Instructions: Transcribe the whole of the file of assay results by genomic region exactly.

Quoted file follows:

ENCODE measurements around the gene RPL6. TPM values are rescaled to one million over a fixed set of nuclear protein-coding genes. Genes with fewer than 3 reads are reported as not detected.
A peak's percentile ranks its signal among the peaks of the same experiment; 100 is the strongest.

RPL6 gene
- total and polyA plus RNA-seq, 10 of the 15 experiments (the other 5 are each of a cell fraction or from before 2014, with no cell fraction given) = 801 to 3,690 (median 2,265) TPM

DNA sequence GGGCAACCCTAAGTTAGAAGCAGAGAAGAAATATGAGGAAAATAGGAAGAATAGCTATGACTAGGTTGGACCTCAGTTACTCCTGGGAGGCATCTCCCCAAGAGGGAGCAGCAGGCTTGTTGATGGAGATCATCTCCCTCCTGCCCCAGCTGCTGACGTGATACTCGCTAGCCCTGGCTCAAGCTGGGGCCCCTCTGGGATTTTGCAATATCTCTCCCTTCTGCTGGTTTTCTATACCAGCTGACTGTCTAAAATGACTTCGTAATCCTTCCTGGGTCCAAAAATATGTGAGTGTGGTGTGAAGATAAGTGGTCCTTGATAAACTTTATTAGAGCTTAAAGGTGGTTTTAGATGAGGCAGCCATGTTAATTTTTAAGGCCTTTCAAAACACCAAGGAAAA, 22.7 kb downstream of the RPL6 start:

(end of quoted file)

ENCODE measurements around the gene RPL6. TPM values are rescaled to one million over a fixed set of nuclear protein-coding genes. Genes with fewer than 3 reads are reported as not detected.
A peak's percentile ranks its signal among the peaks of the same experiment; 100 is the strongest.

RPL6 gene
- total and polyA plus RNA-seq, 10 of the 15 experiments (the other 5 are each of a cell fraction or from before 2014, with no cell fraction given) = 801 to 3,690 (median 2,265) TPM

DNA sequence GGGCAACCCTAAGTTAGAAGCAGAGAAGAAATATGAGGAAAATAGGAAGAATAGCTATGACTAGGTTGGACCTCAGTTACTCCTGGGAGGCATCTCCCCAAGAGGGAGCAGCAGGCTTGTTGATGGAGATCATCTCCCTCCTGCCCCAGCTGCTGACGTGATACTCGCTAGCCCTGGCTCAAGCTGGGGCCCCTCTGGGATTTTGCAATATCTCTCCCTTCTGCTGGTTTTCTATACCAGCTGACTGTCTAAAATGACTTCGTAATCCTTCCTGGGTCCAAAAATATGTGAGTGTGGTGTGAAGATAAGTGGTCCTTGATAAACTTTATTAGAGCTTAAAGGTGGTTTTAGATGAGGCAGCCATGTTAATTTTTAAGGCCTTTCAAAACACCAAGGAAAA, 22.7 kb downstream of the RPL6 start: